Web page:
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The Scotch-Irish : from the north of Ireland to the making of America / by Ron Chepesiuk.

By: Chepesiuk, Ronald.
Material type: TextTextPublisher: Jefferson, N.C. ; London : McFarland & Co., c2000Description: ix, 172 p. ; 23 cm.ISBN: 0786406143 (illus. case binding : alk. paper).Subject(s): Scots-Irish -- United States -- History | Scots -- Ulster (Northern Ireland and Ireland) -- History | Presbyterians -- United States -- History | Presbyterians -- Ulster (Northern Ireland and Ireland) -- History | United States -- Emigration and immigration -- History | Ulster (Northern Ireland and Ireland) -- Emigration and immigration -- HistoryLOC classification: E184.S4 | C47 2000
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Item type Current location Call number Status Date due Barcode
Book University of Texas At Tyler
Stacks - 3rd Floor
E184.S4 C47 2000 (Browse shelf) Available 0000001479914
Browsing University of Texas At Tyler Shelves , Shelving location: Stacks - 3rd Floor Close shelf browser
E184.S2 L68 A folk epic: the bygdelag in America. E184.S2 Y7 1970 Eminent pioneers; Norwegian-American pioneer sketches. E184.S4 B6 Scotch Irish pioneers in Ulster and America, E184.S4 C47 2000 The Scotch-Irish : E184.S67 H57 2010 Nomad : E184 .S75 A63 2007 Latinos in the United States : E184 .S75 C348 2008 Sueños Americanos :

Includes bibliographical references (p. 161-165) and index.

Reviews provided by Syndetics

CHOICE Review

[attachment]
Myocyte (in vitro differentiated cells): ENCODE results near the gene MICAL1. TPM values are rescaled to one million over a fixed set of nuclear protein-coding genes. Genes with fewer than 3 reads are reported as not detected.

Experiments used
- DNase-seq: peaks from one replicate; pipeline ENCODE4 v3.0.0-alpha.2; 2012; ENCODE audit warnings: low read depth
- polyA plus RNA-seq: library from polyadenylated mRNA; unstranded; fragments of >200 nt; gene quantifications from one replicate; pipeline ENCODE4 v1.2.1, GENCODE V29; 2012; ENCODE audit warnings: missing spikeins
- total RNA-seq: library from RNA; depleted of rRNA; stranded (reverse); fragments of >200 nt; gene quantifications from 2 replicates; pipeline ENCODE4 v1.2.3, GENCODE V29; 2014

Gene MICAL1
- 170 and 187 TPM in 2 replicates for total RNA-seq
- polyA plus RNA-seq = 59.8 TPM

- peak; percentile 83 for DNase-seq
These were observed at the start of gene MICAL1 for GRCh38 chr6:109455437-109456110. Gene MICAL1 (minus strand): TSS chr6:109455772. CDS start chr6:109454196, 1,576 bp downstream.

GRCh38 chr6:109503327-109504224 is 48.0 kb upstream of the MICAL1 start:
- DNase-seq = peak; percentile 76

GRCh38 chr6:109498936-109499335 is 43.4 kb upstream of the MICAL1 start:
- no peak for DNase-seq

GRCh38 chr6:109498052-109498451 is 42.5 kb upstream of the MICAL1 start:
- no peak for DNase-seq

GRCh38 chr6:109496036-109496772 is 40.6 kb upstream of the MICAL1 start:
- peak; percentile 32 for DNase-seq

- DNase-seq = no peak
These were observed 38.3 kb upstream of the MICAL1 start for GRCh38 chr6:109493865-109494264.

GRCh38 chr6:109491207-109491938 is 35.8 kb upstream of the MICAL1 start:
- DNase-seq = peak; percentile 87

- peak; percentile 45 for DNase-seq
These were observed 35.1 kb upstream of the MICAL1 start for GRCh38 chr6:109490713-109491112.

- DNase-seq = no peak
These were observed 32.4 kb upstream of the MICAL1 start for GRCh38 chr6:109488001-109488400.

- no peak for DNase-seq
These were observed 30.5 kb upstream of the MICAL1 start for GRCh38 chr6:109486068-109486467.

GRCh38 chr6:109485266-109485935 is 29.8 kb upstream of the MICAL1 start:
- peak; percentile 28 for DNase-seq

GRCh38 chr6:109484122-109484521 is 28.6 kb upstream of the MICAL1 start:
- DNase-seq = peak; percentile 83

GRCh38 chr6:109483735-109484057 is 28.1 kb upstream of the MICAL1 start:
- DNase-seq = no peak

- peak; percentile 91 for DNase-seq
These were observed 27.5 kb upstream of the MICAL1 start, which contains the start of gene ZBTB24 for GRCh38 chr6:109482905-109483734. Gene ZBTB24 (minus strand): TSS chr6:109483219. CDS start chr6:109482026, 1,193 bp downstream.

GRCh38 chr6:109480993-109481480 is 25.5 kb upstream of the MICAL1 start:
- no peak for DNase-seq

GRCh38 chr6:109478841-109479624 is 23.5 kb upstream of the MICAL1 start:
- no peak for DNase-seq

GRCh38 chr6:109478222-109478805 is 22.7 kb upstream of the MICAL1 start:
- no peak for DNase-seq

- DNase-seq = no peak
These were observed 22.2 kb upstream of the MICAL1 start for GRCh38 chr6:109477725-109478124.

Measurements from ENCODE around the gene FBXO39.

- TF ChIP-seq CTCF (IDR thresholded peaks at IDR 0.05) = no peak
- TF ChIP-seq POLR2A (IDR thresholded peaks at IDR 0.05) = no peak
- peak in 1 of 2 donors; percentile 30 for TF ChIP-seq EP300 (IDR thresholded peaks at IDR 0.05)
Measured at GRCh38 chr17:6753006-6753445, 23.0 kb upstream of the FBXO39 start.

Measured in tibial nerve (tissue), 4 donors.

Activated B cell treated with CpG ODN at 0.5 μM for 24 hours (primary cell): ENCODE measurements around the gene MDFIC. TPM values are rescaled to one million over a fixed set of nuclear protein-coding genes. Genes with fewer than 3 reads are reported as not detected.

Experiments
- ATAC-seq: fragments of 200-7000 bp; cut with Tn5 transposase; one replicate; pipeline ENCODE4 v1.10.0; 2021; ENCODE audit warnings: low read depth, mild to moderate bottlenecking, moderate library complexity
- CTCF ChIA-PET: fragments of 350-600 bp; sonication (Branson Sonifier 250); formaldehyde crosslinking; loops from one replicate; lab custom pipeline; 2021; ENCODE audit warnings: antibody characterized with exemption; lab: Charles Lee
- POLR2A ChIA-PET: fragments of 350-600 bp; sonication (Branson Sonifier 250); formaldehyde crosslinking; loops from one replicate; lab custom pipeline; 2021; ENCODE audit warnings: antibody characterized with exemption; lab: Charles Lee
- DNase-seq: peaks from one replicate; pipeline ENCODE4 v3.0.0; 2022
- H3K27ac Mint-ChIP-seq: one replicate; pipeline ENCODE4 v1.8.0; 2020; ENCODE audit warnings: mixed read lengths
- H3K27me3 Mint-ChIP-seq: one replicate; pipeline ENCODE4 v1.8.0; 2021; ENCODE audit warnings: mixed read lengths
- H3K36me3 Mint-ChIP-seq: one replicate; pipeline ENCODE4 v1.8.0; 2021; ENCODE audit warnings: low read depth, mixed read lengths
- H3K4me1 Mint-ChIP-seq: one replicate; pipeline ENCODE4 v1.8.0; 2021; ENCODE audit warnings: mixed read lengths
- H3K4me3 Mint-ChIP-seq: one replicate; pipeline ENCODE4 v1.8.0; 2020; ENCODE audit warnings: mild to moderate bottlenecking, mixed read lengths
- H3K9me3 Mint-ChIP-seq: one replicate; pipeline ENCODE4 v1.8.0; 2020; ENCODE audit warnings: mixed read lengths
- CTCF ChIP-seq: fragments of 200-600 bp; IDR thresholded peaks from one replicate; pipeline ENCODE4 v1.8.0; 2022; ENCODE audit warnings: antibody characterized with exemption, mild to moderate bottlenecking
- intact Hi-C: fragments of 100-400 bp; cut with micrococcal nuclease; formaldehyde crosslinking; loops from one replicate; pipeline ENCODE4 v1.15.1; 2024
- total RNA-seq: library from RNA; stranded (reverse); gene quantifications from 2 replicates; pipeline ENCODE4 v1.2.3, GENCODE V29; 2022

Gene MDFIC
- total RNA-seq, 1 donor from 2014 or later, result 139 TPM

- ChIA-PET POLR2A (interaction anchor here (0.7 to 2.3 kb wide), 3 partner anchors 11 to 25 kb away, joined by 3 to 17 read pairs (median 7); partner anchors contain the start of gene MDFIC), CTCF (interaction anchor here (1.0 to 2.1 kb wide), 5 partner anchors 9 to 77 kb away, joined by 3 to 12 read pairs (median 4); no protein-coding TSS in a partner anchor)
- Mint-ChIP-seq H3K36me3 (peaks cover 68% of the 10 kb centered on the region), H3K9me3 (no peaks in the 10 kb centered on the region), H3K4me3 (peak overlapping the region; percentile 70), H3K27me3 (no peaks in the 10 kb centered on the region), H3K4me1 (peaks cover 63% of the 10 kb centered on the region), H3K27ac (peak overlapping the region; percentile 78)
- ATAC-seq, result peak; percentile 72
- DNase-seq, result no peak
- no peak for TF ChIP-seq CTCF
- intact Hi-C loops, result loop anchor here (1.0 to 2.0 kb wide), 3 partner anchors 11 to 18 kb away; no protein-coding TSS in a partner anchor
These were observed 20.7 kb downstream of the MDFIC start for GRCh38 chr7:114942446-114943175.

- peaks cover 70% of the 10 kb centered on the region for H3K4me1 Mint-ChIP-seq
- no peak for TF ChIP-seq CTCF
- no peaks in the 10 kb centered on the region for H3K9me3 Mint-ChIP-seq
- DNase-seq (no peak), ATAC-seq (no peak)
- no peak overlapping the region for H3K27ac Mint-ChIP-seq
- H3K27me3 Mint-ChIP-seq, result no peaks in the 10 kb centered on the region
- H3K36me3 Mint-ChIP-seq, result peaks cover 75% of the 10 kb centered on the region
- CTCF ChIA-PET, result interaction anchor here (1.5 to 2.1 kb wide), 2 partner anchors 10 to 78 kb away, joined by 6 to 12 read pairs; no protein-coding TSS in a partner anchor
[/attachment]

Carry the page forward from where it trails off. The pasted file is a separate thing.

When a Hessian captain in 1778 lamented that the war he experienced could not be called an "American rebellion" because "it is nothing more or less than a Scotch-Irish Presbyterian rebellion," he captured the character of Scotch-Irish influence in 18th-century America that Chepesiuk relates. Noting the exchange of traditions, poetry, and music among the Irish and Scots as early as 9,000 years ago, he leads the reader between Scotland and Ireland as the Christians, Vikings, Normans, and, finally, John Knox arrived. These Scotch Presbyterians, "planted" by the British to bring tranquillity to a rambunctious Catholic Ireland, prospered in the northern parts of Ireland while organizing their churches and governments. Queen Anne's Test Act of 1704, however, brought religious persecution and economic discrimination. Fleeing to the British North American colonies in large numbers, they filled western Pennsylvania, Virginia, and the Carolinas, where they gained a reputation for being rather contentious but, nevertheless, settlers of the frontier, founders of schools, molders of the frontier way of life, and supporters of the American revolutionaries with that spirit and fervor noted by the Hessian. Chepesiuk's story is a familiar but highly readable version for the general reader. C. M. McGovern; Frostburg State University

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